There are enormous growth opportunities in real estate and infrastructure. Brookfield Asset Management (NYSE: BAM) has been investing in these types of assets for more than 20 years and delivering market-smashing returns in the process. A $10,000 investment in the stock made 15 years ago would be worth $83,000 today, including dividends.
Brookfield is a great stock to add to a Roth IRA in which gains aren't taxed as long as the money isn't withdrawn until a certain age. There's a tremendous need for infrastructure around the world, and institutional investors continue to pour billions of dollars into alternative-asset funds. This serves as a tailwind for Brookfield's asset-management business.
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A brief introduction to Brookfield
Over the last 20 years, Brookfield Asset Management has assembled a world-class collection of businesses spanning office buildings, power generation, and retail, just to name a few. The company currently has assets worth over $365 billion.
As the name implies, Brookfield Asset Management operates primarily as an asset manager. The company raises capital from institutional investors for its listed partnerships, private funds, and public securities. Its listed partnerships include Brookfield Infrastructure Partners (NYSE: BIP), Brookfield Business Partners (NYSE: BBU), Brookfield Property Partners (NASDAQ: BPY), and Brookfield Renewable Partners (NYSE: BEP).
The company makes money from fees earned on the assets it manages, as well as cash distributions it receives for the money invested alongside its clients. Over the last five years, funds from operations more than doubled, to $4.23 per share.
A value investor in hard assets
Brookfield excels at buying high-quality assets at value prices. This means the company is usually the most active in acquiring assets when valuations drop due to market volatility -- as we saw in late 2018.
Last year, Brookfield raised $40 billion from investors, invested $35 billion, and sold $14 billion worth of assets. The company acquired a collection of office and residential properties in New York, San Francisco, Washington, and Boston for a total of $11.4 billion. It also acquired Westinghouse Electric Company for $4 billion, a renewable power business called Saeta Yield for $3.1 billion, and committed to buying a global battery maker for cars for $13.2 billion.
Brookfield has been making big deals like these for years. Most asset managers don't have the size and scale to make multibillion-dollar deals, which means there's less competition when Brookfield bids for large assets.
The company's approach to investing has delivered impressive returns to investors over the years. Through Feb. 13, 2019, the stock had returned 17% annualized over the last 10- and 25-year periods -- better than management's stated goal to deliver between 12% to 15% per year to shareholders.
Long runway for growth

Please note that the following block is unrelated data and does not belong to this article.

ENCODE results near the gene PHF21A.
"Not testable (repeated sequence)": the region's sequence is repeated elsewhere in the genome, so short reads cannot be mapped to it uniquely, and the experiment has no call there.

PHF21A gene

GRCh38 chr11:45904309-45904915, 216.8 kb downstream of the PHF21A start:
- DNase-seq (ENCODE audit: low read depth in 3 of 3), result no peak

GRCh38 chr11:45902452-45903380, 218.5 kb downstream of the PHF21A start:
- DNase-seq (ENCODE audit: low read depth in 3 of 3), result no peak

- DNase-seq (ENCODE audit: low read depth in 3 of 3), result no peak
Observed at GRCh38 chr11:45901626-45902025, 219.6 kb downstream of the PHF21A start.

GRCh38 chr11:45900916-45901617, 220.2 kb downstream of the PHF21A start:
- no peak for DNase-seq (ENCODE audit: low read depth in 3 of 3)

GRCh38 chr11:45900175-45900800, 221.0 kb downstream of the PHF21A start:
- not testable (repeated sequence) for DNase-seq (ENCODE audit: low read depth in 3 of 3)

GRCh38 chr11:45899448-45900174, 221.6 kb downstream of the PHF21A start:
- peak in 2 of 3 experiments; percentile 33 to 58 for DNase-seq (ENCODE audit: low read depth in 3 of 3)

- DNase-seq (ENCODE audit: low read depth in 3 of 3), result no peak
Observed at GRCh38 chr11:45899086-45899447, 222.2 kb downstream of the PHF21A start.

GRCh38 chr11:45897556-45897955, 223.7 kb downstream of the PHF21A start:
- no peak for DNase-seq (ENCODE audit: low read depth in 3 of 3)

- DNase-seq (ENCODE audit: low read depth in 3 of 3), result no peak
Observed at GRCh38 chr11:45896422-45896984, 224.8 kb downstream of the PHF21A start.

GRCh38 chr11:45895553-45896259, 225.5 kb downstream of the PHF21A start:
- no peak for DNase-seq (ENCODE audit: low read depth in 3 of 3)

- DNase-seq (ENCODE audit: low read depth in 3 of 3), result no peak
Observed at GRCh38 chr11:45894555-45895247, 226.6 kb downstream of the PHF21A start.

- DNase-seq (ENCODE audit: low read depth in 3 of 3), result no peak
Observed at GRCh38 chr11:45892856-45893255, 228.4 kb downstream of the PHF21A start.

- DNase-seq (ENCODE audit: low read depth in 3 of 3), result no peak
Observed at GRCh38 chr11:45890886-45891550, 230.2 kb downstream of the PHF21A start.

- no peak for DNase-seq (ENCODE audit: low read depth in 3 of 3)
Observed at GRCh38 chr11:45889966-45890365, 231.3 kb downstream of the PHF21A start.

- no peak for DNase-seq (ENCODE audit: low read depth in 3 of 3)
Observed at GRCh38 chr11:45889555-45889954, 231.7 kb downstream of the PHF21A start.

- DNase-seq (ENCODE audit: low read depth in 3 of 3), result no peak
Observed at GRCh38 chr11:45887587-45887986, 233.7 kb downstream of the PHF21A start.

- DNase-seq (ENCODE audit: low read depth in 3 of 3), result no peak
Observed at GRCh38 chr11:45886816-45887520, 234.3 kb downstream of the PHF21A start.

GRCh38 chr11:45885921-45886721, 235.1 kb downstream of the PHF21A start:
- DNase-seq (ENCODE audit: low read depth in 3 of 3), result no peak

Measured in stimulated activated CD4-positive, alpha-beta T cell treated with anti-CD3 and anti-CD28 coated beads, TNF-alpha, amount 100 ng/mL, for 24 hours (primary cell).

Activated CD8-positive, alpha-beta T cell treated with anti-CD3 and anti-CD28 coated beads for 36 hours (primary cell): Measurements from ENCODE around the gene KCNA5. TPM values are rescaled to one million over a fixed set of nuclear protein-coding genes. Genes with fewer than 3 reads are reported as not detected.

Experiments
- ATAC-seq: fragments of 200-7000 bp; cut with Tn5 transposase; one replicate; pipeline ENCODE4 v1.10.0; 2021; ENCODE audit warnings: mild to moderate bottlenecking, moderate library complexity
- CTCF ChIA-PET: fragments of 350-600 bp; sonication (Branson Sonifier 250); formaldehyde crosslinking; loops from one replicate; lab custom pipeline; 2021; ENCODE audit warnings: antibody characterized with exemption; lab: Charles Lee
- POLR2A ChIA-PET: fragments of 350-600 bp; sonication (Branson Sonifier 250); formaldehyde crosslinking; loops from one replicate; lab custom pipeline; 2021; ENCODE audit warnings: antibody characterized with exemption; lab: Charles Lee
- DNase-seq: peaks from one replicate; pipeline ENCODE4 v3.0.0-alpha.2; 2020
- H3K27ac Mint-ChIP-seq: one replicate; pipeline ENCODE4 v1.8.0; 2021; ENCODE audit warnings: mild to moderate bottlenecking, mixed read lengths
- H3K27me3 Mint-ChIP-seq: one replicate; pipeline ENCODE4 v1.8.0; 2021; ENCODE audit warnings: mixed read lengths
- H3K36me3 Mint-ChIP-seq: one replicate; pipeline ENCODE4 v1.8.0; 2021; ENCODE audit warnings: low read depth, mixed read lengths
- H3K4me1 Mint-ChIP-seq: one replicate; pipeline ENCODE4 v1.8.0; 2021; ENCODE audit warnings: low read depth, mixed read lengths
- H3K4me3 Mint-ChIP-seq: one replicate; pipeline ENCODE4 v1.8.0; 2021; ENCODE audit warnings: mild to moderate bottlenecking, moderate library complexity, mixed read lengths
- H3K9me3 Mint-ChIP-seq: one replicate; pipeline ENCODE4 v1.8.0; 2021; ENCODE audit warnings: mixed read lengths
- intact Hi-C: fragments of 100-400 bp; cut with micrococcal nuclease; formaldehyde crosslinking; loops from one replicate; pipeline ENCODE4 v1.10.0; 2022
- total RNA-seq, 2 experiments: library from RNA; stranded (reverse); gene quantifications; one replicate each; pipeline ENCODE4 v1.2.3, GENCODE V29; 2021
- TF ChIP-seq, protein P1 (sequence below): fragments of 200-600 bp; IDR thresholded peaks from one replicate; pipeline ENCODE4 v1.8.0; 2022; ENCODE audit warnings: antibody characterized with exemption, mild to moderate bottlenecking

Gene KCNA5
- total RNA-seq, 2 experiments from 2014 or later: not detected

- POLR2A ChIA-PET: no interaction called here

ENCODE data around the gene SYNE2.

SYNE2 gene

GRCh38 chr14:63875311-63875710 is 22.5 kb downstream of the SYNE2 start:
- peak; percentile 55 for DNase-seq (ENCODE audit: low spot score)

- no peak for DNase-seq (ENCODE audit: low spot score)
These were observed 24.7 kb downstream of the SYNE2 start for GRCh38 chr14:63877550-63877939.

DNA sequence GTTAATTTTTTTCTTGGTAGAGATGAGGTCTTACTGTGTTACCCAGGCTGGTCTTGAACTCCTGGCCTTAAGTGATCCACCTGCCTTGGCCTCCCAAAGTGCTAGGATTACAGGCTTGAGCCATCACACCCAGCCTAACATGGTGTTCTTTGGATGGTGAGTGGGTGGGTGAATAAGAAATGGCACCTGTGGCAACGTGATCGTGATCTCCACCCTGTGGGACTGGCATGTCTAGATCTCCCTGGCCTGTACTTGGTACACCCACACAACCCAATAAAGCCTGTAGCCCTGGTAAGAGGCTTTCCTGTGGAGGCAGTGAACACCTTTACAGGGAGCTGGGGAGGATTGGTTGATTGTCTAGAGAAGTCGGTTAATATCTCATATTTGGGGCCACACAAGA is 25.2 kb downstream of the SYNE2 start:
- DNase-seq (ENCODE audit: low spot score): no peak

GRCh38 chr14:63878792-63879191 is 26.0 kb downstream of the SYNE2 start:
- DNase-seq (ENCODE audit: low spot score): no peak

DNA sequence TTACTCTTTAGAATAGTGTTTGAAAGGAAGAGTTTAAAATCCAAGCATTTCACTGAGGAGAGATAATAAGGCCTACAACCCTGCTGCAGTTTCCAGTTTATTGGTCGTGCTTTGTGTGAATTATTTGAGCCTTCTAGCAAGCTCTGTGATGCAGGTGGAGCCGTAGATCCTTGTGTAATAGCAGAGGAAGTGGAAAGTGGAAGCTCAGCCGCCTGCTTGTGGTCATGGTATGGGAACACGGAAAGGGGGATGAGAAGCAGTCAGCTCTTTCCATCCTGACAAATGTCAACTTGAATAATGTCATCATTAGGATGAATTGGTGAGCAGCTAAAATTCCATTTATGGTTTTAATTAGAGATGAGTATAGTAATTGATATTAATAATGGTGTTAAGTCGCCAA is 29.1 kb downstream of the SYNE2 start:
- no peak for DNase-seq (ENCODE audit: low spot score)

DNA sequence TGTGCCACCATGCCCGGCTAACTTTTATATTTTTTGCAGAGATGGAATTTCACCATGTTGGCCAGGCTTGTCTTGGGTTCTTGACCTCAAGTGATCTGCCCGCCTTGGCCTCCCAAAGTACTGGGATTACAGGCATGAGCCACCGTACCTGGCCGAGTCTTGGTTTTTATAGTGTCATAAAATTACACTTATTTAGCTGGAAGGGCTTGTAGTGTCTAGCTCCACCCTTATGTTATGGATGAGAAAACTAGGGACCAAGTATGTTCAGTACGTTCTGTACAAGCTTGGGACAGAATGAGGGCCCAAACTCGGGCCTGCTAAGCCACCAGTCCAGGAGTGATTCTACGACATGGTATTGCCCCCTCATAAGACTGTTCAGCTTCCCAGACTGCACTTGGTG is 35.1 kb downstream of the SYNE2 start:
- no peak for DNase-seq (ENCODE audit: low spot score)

The company's ability to deliver high returns by investing in large, quality businesses is one reason institutional investors continue to send billions to Brookfield. The company needs to keep attracting money from institutional investors to sustain the high double-digit returns investors are used to. More assets under management lead to higher fee-related earnings, and that, in turn, leads to more cash that can be reinvested into the business or distributed to shareholders through dividends or share repurchases.
The total amount of money from outside investors (or fee-bearing capital) at the end of 2018 stood at $138 billion, which has increased 12% per year since 2014. Over the last year, BAM completed a round of fundraising for its real estate, private equity, and infrastructure funds, raising a total of $22 billion. And more is on the way.
Management believes there are massive sums that will shift toward alternative asset funds over the next decade. By 2030, management expects institutions to allocate up to $40 trillion in alternative assets, which would provide a huge tailwind for Brookfield's growth.
What's more, the increase in allocation may not be enough to cover the huge need for infrastructure improvements around the world. According to the United Nations, it will require $4.5 trillion annually to meet this need but there's only $2 trillion being spent per year on infrastructure globally. That's a massive shortfall, but it's clear that institutional investors sense a lucrative opportunity to meet the growing demand for infrastructure, which should benefit Brookfield's business.
I don't always advocate for following the so-called "smart money," but in this case, I believe Brookfield Asset Management is one of the best stocks you can put in a Roth IRA.
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John Ballard owns shares of Brookfield Asset Management. The Motley Fool owns shares of and recommends Brookfield Asset Management. The Motley Fool recommends Brookfield Infrastructure Partners. The Motley Fool has a disclosure policy.